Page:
Saturday, August 17, 2019

Online Dating, Anyone?

By Davalynn Spencer

People have looked for companionship through various means for centuries. Perhaps millennia. From cultural matchmakers to parentally prescribed arrangements, the hunt for heart connections is nothing new. However, it is the mail-order brides of the American West that seem to conjure hope for romance in a way that other nuptials have not.

Without women, Wild would have taken West in a stranglehold. The "fairer sex" brought stability, gentility, and probability that there would be a next generation. Not that these gals were short-winded or weak. Far from it.

However, the original commentary on singular man rang truer in the West than perhaps anywhere: “It is not good that the man should be alone; I will make him an help meet for him” (Genesis 2:18 KJV). As it turned out, the American West clearly proved that people who needed people were the most eager people in the world, (with a nod to 20th-century lyricist Bob Merrill).

In the mid- to late 1800s, many men, from miners, farmers, and loggers to the lonely not wanting to be alone simply did not have the time or wherewithal to go a’ courting. Instead, they wrote personal advertisements in newspapers seeking women willing to partner with them in often less-than-desirable situations.

The western Promised Land lured many men from eastern states with the hope of limitless farming acreage, timber for the taking, and mountains of gold. For example, the fledgling mine-supply town of CaƱon City along the Arkansas River in what would someday be Colorado boasted 720 residents in 1860. Six hundred of that number were men.

Hearts West by Chris Enss
Chris Enss’s national bestseller on the subject, Hearts West, catalogs “true stories of mail-order brides on the frontier.” But, according to Enss, it wasn’t always the potential groom who did the advertising. 

“Our Purpose,” Matrimonial News (Kansas City, MO), January 8, 1887
Though many newspapers carried personal advertisements for those seeking a spouse, one specialized in matchmaking, the Matrimonial News, printed in both San Francisco and Kansas City, Missouri. Historical records show that persons advertising could do so anonymously as far as their names were concerned, and they were assigned a number to keep things straight. However, they had to offer information regarding their appearance, weight, height, and financial situation, as well as the type of person with whom they wished to correspond. Enss records such personal ads cost men twenty-five cents for forty words or fewer; women’s advertisements were published without charge unless they exceeded forty words. (Could this have been the genesis of verbiage limitation imposed in social media today?)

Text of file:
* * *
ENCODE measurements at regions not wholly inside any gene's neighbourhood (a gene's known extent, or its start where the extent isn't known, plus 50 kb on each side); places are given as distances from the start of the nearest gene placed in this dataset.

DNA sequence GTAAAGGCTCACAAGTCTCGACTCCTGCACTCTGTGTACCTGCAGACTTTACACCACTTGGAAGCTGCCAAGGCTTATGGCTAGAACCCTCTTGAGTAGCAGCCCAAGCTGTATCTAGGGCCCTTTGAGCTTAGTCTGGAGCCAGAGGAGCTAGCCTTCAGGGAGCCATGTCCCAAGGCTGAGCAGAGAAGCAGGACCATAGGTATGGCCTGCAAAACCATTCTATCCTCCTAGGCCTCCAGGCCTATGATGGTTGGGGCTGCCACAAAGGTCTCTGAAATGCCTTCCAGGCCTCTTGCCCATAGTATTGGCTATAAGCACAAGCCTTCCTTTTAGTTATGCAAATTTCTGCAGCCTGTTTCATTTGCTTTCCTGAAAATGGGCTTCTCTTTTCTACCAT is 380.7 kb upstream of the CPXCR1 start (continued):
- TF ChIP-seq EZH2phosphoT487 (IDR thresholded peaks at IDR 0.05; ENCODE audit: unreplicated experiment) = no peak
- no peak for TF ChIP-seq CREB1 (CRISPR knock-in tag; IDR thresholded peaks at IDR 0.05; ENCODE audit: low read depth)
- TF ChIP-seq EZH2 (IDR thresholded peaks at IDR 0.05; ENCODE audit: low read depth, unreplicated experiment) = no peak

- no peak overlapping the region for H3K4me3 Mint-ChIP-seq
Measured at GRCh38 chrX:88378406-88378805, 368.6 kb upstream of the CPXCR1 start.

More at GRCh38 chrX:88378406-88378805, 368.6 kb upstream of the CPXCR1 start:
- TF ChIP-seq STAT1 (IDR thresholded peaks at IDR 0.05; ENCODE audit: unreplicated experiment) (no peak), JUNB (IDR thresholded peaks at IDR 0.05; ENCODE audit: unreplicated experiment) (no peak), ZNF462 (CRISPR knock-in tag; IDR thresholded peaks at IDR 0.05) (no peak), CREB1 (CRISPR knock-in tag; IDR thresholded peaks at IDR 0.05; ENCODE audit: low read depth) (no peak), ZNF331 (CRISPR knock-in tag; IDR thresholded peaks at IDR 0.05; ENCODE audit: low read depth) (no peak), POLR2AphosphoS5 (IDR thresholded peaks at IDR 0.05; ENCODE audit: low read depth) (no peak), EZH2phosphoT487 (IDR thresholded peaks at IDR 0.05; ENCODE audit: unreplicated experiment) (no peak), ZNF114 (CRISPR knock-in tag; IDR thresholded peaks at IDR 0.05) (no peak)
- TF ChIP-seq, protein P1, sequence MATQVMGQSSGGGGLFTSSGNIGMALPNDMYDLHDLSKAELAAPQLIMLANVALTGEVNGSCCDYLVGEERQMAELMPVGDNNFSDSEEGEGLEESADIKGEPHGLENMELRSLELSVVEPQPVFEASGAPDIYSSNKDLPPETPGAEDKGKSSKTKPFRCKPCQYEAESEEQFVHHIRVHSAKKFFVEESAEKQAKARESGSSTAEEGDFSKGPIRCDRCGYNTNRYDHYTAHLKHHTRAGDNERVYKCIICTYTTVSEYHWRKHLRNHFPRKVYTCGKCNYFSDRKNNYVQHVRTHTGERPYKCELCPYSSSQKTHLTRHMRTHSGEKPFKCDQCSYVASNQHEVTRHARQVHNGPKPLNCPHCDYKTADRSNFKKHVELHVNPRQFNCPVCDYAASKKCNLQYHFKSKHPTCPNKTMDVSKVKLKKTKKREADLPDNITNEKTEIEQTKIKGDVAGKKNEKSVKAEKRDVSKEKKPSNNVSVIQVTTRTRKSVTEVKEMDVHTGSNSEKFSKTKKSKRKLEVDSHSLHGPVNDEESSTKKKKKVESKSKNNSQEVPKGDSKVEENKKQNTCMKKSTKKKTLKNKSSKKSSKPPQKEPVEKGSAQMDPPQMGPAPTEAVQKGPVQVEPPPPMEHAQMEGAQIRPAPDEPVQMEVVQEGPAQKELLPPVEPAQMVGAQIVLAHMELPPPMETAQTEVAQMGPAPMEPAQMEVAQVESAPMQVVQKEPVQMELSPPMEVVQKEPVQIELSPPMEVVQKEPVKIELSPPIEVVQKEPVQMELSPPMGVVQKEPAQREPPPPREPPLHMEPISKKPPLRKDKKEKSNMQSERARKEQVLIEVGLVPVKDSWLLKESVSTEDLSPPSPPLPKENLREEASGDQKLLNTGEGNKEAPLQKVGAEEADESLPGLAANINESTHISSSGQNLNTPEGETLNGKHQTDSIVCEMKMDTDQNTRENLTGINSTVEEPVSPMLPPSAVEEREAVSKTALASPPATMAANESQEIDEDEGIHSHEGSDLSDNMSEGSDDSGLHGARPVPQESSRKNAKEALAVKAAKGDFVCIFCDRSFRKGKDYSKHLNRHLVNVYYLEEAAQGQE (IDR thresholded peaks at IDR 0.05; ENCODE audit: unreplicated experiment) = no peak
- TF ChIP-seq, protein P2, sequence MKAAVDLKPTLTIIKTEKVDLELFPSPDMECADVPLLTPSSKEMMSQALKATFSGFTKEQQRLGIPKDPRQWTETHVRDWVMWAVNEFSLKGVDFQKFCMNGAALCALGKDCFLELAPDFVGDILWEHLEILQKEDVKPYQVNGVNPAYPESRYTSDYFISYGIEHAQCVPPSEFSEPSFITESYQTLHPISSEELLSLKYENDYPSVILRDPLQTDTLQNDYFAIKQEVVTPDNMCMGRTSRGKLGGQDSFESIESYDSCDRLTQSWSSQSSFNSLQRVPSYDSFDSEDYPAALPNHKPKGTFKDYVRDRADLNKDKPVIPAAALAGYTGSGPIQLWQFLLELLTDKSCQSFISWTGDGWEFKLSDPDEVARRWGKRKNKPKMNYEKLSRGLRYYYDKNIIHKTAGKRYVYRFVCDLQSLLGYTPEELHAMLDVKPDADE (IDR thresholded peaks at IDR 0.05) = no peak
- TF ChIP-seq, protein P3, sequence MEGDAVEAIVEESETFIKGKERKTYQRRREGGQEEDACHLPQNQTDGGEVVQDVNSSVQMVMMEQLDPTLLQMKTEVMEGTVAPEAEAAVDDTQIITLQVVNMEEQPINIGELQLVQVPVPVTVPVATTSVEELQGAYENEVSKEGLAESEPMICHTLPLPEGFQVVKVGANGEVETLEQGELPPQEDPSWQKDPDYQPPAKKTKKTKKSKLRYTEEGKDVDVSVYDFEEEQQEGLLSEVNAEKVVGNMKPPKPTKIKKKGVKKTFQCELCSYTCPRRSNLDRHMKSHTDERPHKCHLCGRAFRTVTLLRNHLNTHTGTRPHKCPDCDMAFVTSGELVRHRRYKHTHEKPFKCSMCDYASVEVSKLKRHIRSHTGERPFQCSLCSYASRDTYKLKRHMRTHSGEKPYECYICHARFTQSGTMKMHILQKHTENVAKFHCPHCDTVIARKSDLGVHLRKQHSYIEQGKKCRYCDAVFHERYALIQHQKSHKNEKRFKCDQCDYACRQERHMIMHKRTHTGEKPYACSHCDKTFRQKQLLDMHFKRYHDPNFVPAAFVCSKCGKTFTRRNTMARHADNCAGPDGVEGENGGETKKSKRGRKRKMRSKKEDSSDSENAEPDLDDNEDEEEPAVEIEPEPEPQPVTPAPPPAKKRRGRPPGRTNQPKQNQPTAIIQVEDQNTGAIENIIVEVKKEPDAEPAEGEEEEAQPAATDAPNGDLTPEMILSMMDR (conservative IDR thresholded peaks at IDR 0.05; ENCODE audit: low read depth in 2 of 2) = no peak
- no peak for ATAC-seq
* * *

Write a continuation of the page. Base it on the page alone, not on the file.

Solicits Correspondence,” The Democrat (McKinney, TX), February 27, 1902
Terms such as honor, love, and willingness to work often were included in the advertisements from women and men alike. “Ordering” a bride was no simple task. 

Other publications also ran personal ads for souls seeking companionship, and several entrepreneurial-minded individuals promoted agencies and bureaus promising incomparable matches. Some of those agencies were honorable, some were not.

Some mail-order marriages worked out, some did not. But many resulted in loving unions nourished by kindness, faithfulness, and a common vision for a better future
the stuff of every mail-order bride romance novel.


Was his daughter Gracie so desperate for a mother that she’d write for a stranger to come? Good Lord, you didn’t just order a wife like you did a shovel from the mercantile.

Mail-Order Misfire
Author Davalynn Spencer can’t stop #lovingthecowboy. As the wife and mother of professional rodeo bullfighters, she writes romance for those who enjoy a Western tale with a rugged hero, both historical and contemporary. She holds the Will Rogers Gold Medallion for Inspirational Western Fiction, teaches writing workshops, and plays the keyboard on her church worship team. When she’s not writing, teaching, or playing, she’s wrangling Blue the Cowdog and mouse detectors Annie and Oakley. Learn more about Davalynn and her books at


  1. Hi Davalynn! I love the mail-order brides plots for books and your new book sounds like a winner! Will Mail-order Misfire release in printed format, also? I have a Kindle, but sometimes I like to hold a book and enjoy the smell and feel of it. Ha! If it doesn't, I'll order it in Kindle version. Thank you!

  2. So glad you enjoy these stories as much as I, Karen. Print version of Mail-Order Misfire is being discussed. All I know for certain is the ebook is available Sept. 3. Blessings!

  3. One of the most fun novellas I've written was about a mail-order bride, Christmas Blessing. I hadn't thought of it being much like our on-line services of today, but I suppose email correspondence would be similar to letters written back and forth between the man and woman back then. Sorta goes with the idea that there's nothing really new under the sun. :) Thanks for an interesting post.

  4. Oh, by the way, I've enjoyed your books on my Kindle this past year. I will look for this one.

  5. Thanks for your post! Mail order relationships do provide the fodder for many a good story!